ArmA community legend kju has been part of the DayZ development for some time, and is now one of your key development members. He has been working with our CEO (Marek) and me to develop the DayZ UI. We have been greatly inspired by Minecraft to make the UI simple and effective, rather than flashy and complex. All our art and code efforts are going into the game, the UI is being designed to be straightforward and functional just like in Minecraft.
A huge amount of work is being completed on art. I’m including some more additional pictures taken from around Chernarus. We have some massive plans now that all interiors have been completed, as rather than moving them on to other projects we are now giving them exciting new things to create.
One of the new artists on the team is a texture artist, and has been working on revising the textures for our new building interiors so they look more post-apocalyptic. Some of these changes can be seen in the work-in-progress pictures I have included.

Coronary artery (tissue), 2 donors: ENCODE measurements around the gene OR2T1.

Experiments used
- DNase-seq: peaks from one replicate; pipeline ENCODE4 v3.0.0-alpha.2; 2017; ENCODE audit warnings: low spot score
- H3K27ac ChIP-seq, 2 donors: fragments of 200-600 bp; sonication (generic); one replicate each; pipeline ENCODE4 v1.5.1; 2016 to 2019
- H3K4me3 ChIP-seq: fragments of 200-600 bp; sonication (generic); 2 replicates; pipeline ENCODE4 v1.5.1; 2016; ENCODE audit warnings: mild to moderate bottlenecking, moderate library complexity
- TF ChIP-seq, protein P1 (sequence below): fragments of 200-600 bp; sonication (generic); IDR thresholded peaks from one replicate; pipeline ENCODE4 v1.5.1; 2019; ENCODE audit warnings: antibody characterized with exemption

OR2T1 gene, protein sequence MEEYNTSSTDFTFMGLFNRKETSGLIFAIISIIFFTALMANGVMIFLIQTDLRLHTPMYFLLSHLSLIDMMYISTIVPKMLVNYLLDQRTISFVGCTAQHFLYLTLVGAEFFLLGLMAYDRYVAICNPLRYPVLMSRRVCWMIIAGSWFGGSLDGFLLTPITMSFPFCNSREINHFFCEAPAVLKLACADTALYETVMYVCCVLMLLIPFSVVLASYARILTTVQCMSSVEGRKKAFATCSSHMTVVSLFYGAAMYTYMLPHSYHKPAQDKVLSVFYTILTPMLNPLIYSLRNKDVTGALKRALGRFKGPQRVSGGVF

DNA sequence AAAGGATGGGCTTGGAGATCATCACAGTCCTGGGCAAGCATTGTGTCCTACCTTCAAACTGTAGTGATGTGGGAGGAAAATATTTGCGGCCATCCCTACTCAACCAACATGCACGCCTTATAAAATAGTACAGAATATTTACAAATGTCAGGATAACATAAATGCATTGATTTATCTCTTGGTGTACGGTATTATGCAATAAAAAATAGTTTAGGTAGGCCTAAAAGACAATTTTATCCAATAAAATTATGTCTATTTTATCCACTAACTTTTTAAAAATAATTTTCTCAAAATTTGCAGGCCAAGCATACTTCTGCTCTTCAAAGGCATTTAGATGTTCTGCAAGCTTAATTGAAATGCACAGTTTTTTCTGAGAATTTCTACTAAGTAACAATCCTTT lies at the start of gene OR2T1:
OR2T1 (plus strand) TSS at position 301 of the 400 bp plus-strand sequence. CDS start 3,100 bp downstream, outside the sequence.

The lead architect of the revised (and original) Chernarus map, Ivan Buchta, is still imprisoned in Greece on charges of espionage - and is a great loss to the team. Luckily, through letters, Ivan is able to provide some input and insight into the development of the map. Regardless, the continued imprisonment of him and Martin Pezlar has a significant impact on our ability to redevelop Chernarus.
Catherine Nelson is a visual artist who uses the digital medium to paint images together into personal and imaginary landscapes. Trained as a painter in Sydney and London and with years of experience in the creation of visual effects for feature films like Moulin Rouge and Harry Potter, she now has dedicated her skills to her own art work combining the techniques from both these worlds into a new contemporary art medium.